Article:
Paul Paradis, left, honors David Bowden at last year's Bar Harbor town meeting. Parking, budgets and a "sanctuary community" designation are among the items on the agenda for this year's town meeting on June 6. ISLANDER FILE PHOTO

Parking, sanctuary votes on Bar Harbor town meeting agenda



BAR HARBOR — A resolution declaring the town a “sanctuary community” and the possibility of parking meters downtown will come before voters at the annual town meeting next Tuesday.

Four bond questions are on the warrant: $2.6 million to rebuild the town’s transfer station facility, $400,000 for parking meters and kiosks, $320,000 for a new ladder fire truck and $150,000 for renovations to the public safety building.

The parking meter bond is part of the Parking Solutions Task Force recommendation that was accepted by the Town Council in May. If approved, a downtown paid parking system would be implemented beginning in May 2018.

The $15.1 million proposed municipal budget for fiscal year 2018 proposed by the Town Council would translate into a 2.2 percent tax increase. That means the annual tax bill on a median valued home worth $297,600 would go up $68, from $3,193 to $3,261, according to budget documents. FY18 runs from July of 2017 through June 2018.

The budget includes an increase of more than $50,000 in the town’s contribution to the Jesup Memorial Library and a $25,000 increase for the YMCA.

The tax increase numbers are slightly different in the warrant committee’s version of the budget, as the latter group recommended a larger increase in the town’s appropriation for the YMCA, increases to other cooperating agencies and no bond issue for parking meters.

The sanctuary community resolution was brought as a citizen initiative by a group chaired by resident Brett Ciccotelli.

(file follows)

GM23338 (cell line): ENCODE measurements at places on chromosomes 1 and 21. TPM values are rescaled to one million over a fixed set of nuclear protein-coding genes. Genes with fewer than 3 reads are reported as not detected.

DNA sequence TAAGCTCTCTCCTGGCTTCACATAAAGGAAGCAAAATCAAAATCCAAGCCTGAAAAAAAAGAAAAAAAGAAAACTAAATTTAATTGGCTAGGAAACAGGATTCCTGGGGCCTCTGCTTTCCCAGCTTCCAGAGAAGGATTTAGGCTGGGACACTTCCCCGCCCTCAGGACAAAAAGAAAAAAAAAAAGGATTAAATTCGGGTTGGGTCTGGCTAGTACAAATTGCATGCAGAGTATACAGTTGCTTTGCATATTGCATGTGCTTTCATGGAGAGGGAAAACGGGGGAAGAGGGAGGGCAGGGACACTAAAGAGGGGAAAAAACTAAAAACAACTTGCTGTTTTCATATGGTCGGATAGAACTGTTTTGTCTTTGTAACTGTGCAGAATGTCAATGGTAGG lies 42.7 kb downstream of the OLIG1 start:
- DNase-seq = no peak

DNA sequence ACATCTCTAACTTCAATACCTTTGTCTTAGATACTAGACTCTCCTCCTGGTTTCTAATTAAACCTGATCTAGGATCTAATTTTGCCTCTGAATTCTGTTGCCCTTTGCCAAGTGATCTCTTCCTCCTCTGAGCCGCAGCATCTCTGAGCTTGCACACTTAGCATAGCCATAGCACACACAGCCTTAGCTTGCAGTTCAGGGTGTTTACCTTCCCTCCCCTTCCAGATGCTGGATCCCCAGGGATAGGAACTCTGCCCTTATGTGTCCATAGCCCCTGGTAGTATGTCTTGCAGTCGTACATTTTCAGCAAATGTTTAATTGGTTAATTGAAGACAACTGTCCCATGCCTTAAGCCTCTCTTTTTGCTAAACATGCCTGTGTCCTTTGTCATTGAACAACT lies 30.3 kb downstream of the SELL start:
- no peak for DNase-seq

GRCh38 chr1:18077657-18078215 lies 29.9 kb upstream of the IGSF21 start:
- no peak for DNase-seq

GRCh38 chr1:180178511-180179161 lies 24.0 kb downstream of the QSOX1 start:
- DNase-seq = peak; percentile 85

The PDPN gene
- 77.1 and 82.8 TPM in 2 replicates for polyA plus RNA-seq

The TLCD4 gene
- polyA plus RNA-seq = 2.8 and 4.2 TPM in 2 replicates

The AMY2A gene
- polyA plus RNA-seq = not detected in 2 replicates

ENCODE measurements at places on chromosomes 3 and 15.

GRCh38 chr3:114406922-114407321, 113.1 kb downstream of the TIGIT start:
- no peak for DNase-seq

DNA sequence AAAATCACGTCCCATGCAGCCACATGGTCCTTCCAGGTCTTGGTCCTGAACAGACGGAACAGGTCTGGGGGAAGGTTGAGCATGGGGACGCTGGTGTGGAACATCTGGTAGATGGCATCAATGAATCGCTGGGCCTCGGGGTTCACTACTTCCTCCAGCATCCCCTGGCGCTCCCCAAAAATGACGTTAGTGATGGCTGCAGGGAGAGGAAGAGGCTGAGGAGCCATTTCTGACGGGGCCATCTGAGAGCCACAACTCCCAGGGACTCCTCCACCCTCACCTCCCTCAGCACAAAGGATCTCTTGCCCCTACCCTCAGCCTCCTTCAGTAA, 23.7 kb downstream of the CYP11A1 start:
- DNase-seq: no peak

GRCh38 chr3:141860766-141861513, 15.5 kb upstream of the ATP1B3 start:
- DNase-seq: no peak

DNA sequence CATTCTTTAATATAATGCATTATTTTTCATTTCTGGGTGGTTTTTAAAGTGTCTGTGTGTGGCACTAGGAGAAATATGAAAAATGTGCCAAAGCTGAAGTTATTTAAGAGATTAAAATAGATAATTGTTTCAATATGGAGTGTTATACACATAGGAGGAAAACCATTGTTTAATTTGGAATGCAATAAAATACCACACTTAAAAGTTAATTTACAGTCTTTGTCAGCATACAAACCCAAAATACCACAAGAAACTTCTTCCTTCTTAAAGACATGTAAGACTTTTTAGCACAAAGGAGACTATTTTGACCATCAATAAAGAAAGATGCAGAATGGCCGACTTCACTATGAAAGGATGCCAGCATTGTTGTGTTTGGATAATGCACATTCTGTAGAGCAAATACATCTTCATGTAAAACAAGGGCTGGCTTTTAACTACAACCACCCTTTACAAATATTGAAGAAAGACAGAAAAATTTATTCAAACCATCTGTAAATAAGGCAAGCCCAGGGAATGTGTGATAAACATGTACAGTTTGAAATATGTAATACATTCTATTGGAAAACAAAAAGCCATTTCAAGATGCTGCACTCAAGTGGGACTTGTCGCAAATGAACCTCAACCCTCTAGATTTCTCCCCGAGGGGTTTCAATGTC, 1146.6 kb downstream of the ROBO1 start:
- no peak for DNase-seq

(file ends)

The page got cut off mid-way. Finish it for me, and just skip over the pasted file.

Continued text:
According to the wording of the resolution, its purpose is “to ensure all visitors and residents may live free of harassment or arrest by restricting town and law enforcement personnel from asking personal identity questions relating to country or origin, legal residence status, gender identity, race, religion or sexual orientation unless this information is required in the investigation of a serious/violent crime … .”

Mount Desert voters approved the same resolution last month.

In response to a query from Mount Desert Town Manager Durlin Lunt in March, the legal services department of the Maine Municipal Association issued an opinion that the sanctuary resolution would have no legal force because the town’s charter does not give voters or municipal officials the authority to restrict the enforcement of laws. The same appears to be true for Bar Harbor, whose charter has almost identical language regarding the powers of town meeting.

Police Chief Willis said the sanctuary community resolution, if it is adopted, would have no effect on the police department’s policies or practices.

Knight estimated the town’s assessment for the Hancock County budget will increase 6.3 percent. The $6.1 million elementary school fund is not expected to require any change in the tax rate. The town’s assessment for Mount Desert Island High School is expected to increase 3.5 percent.

Town revenues and valuation are both up this year, Knight wrote in his budget memo. During budget review, councilors increased parking ticket fees from $15 to $20 and planning document fees from $60 to $100.

The budget also includes an increase of $40,000 to help fund the planned reconstruction of the Park Street Playground.

The town’s Warrant Committee, which reviews and makes recommendations on the budget and other warrant articles, is elected at town meeting. Contrary to past practice, nominations for Warrant Committee will only be accepted from the floor of town meeting if voters first reject the slate of candidates prepared by the nominating committee.

This year, the nominating committee received many more applications for next year’s Warrant Committee than seats available, and some members questioned the longstanding practice of automatically renominating all sitting committee members willing to continue to serve.

The open portion of town meeting is set for Tuesday, June 6, at 7 p.m. in the Emerson School Gymnasium.

Elections for municipal officials, including three new Town Council members (see related story), and 12 proposed land use ordinance amendments will be decided by written ballot at town meeting elections June 13. A statewide research and development bond also is on the ballot.

Reporter Dick Broom contributed to this story.

Liz Graves

Liz Graves

Reporter at Mount Desert Islander
Former Islander reporter and editor Liz Graves grew up in California and came to Maine as a schooner sailor.

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